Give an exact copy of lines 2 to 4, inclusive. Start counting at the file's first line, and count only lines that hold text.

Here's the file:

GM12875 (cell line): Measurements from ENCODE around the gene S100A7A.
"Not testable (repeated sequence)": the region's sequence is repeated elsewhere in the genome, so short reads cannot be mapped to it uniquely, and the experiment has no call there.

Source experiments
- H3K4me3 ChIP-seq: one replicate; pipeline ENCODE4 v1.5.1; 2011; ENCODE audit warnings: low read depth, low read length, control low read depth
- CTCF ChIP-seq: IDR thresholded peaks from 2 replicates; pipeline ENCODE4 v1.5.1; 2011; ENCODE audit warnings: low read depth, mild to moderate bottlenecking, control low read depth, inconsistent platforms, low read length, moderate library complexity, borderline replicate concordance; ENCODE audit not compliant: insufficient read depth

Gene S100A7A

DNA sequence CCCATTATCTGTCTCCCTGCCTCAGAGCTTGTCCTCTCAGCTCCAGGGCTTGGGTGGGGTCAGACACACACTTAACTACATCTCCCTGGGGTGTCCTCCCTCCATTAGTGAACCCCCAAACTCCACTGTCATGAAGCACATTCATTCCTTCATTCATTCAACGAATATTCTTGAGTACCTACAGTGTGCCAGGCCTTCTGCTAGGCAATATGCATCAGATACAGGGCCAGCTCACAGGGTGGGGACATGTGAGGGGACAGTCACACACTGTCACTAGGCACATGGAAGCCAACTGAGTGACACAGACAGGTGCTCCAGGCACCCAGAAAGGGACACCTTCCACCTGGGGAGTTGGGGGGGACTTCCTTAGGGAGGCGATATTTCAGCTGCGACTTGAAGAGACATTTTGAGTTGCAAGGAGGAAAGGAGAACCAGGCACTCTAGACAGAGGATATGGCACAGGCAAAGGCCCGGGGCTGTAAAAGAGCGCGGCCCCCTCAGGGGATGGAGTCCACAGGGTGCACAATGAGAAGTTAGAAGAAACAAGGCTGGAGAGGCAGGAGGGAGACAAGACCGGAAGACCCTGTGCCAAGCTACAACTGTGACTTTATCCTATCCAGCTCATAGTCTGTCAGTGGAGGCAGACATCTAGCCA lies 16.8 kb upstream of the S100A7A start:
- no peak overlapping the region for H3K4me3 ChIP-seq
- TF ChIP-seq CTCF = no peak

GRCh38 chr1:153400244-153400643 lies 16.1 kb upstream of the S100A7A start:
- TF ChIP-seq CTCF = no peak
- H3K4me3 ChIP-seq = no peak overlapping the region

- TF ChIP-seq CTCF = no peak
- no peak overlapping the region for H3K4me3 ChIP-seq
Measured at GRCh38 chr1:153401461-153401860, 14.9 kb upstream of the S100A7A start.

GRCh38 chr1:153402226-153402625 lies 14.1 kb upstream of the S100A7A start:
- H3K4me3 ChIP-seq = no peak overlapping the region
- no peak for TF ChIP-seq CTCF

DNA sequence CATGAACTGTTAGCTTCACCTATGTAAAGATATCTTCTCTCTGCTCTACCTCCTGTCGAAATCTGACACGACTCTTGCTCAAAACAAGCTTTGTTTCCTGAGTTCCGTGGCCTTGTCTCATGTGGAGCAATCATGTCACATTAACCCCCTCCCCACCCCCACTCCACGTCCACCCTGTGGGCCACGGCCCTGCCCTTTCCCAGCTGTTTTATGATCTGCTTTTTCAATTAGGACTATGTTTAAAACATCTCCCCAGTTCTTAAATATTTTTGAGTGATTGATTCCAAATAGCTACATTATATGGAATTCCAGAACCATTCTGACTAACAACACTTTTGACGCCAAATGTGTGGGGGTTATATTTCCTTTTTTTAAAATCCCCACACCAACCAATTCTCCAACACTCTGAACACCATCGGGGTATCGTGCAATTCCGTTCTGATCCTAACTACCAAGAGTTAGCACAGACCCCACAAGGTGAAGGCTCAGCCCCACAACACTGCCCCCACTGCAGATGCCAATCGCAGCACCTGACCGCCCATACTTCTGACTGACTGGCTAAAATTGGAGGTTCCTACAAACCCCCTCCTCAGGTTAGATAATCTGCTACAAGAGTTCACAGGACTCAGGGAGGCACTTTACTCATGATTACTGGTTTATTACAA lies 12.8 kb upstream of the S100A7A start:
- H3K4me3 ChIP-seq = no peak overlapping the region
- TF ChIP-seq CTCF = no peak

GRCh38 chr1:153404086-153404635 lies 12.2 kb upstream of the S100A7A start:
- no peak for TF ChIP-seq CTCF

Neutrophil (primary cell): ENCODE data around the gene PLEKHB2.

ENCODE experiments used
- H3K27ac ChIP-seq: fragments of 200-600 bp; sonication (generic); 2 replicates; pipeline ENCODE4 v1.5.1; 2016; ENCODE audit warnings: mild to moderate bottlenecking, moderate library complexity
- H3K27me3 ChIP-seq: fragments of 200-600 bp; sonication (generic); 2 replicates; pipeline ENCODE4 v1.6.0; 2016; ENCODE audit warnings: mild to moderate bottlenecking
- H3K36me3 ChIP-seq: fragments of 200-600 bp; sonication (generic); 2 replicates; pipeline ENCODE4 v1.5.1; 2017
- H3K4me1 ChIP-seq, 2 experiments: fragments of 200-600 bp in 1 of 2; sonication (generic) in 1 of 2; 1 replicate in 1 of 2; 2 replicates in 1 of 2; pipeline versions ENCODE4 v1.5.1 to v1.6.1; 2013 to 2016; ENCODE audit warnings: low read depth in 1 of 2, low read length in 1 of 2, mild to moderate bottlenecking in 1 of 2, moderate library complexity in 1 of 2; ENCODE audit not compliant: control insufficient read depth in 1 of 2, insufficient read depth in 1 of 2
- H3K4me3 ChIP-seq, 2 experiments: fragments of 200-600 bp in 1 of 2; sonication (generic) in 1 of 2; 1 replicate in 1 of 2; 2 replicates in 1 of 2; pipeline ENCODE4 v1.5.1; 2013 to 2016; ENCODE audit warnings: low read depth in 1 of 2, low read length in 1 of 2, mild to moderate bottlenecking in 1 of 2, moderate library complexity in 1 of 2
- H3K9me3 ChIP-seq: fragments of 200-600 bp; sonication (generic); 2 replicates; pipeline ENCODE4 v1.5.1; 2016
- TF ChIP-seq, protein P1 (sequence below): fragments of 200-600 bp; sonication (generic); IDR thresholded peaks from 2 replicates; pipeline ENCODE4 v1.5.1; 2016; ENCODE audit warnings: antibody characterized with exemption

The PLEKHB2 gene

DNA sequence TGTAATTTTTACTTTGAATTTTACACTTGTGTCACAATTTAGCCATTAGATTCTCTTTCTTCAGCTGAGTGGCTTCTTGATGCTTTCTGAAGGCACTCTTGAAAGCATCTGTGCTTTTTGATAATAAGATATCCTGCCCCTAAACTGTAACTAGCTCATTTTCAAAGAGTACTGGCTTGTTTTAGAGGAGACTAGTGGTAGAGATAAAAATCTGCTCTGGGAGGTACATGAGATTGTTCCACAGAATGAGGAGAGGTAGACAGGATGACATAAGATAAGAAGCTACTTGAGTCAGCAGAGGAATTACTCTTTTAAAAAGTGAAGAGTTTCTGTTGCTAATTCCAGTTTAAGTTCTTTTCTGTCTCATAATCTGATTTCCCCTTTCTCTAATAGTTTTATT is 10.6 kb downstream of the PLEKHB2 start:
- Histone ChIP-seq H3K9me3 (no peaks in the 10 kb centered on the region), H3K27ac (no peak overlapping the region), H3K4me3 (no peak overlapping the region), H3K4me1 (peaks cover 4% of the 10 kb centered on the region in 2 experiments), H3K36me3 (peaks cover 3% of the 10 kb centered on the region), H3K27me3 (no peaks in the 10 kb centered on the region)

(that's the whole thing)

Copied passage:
"Not testable (repeated sequence)": the region's sequence is repeated elsewhere in the genome, so short reads cannot be mapped to it uniquely, and the experiment has no call there.

Source experiments
- H3K4me3 ChIP-seq: one replicate; pipeline ENCODE4 v1.5.1; 2011; ENCODE audit warnings: low read depth, low read length, control low read depth